On Monday morning, our features assistant Ellie received a call from Dr Kailash Chand about his latest blog on the 3% pay rise for NHS staff. We were expecting that call. Kailash was nothing if not persistent. He called me a number of times about a blog he had submitted. Sometimes, it was bordering on annoying! ‘We will definitely publish it,’ I would tell Kailash, ‘but just give us a chance to look through it first!’
Any annoyance would dissipate immediately, as his charming self came through. ‘I know you will, Jaimie, and I trust you. I just want to get this message out,’ he would say. ‘It’s shocking how this government is treating the people who have been working this hard and is putting patients at risk.’ For Kailash, getting his name in an article wasn’t his motivation for writing and campaigning – it was always to highlight injustices. And, for Kailash, with his decades on the frontline of general practice, this was almost invariably about the NHS.
Kailash’s death later on Monday has hit a lot of people. Almost everyone has since spoken about his passion for the NHS – and this is something he would surely have liked. In so many conversations you had with him, this would shine through, and especially his care for patients and – more than anything – the people working within it. His fear was the introduction of private providers into healthcare, and the effects of austerity on the population.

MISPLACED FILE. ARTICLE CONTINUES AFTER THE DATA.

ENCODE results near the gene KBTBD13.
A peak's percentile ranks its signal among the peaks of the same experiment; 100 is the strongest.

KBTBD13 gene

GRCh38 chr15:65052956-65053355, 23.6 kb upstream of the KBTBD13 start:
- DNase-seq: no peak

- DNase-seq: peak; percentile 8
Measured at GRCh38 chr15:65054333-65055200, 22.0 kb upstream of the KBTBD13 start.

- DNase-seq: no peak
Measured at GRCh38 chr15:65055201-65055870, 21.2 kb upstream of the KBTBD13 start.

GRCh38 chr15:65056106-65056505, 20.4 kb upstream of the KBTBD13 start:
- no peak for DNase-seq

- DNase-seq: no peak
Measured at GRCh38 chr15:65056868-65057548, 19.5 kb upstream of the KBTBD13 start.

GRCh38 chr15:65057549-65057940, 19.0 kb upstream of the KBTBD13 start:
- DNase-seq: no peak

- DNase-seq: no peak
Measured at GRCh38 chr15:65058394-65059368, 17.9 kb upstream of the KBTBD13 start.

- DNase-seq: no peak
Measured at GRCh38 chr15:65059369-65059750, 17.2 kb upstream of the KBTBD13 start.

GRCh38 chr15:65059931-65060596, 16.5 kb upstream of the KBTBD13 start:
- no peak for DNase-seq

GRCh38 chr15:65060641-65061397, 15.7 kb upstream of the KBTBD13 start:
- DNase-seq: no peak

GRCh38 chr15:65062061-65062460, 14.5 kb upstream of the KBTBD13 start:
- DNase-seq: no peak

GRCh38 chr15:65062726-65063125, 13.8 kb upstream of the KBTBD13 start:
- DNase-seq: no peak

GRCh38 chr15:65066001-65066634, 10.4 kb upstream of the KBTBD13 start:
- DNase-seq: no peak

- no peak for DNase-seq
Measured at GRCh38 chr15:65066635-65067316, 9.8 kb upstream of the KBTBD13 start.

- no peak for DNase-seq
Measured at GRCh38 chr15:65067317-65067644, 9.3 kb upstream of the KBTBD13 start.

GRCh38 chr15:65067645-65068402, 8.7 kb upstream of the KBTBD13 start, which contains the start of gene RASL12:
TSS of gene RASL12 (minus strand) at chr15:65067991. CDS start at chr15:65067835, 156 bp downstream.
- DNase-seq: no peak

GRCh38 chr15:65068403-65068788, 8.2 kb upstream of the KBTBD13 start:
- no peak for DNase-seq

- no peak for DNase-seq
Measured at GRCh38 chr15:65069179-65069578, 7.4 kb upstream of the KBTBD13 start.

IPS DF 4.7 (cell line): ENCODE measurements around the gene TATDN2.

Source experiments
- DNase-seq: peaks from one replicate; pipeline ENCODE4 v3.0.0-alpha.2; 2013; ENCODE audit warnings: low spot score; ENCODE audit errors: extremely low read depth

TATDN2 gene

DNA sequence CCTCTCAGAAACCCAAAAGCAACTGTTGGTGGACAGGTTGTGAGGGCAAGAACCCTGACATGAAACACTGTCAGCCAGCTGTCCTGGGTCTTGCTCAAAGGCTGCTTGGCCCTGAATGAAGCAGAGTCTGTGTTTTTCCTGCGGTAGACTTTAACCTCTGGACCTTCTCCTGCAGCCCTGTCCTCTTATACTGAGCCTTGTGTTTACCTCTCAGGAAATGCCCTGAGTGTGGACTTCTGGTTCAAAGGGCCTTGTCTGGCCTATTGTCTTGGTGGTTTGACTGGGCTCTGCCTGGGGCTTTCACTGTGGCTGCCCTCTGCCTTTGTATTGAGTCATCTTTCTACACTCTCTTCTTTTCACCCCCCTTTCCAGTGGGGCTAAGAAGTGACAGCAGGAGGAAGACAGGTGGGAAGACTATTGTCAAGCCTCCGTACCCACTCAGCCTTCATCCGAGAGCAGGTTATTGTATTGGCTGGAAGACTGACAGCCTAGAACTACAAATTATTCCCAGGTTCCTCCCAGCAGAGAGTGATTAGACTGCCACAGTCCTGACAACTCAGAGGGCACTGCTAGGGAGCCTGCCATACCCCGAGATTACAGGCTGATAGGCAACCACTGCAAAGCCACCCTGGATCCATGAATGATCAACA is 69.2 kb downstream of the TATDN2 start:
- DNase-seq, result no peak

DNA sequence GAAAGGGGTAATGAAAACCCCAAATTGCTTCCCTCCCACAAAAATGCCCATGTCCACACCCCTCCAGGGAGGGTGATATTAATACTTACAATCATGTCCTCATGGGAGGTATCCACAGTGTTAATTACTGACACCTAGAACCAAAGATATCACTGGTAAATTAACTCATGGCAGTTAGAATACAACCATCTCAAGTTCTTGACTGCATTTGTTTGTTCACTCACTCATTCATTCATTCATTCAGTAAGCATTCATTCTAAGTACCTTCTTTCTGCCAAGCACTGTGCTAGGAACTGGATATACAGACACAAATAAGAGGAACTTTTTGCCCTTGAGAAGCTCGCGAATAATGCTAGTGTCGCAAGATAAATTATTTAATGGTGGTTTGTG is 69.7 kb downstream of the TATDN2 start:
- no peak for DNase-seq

It is also apt that his last television appearance was on ‘Our NHS: A Hidden History’, a look back on the role of black and minority ethnic doctors on the NHS – another cause for which he was a true champion.
I would often disagree with him. Indeed, we have had a number of conversations in the past few months where he rebuked an editorial of mine on privatisation. I have always said that I have more time for someone who is passionate over someone who is polite – but he had the rare trait of being both.
The last time I saw him was at the 2019 GP Awards, on the anniversary of his beloved wife Anisha’s death. We spoke about cricket, his time in India and about Anisha. And, of course, about the NHS.
For me, Kailash was the conscience of general practice. When you got carried away with the latest overhaul, he would ground the debate. He will be a great loss to general practice.
Jaimie Kaffash is editor of Pulse. Follow him on Twitter @jkaffash or email him at firstname.lastname@example.org.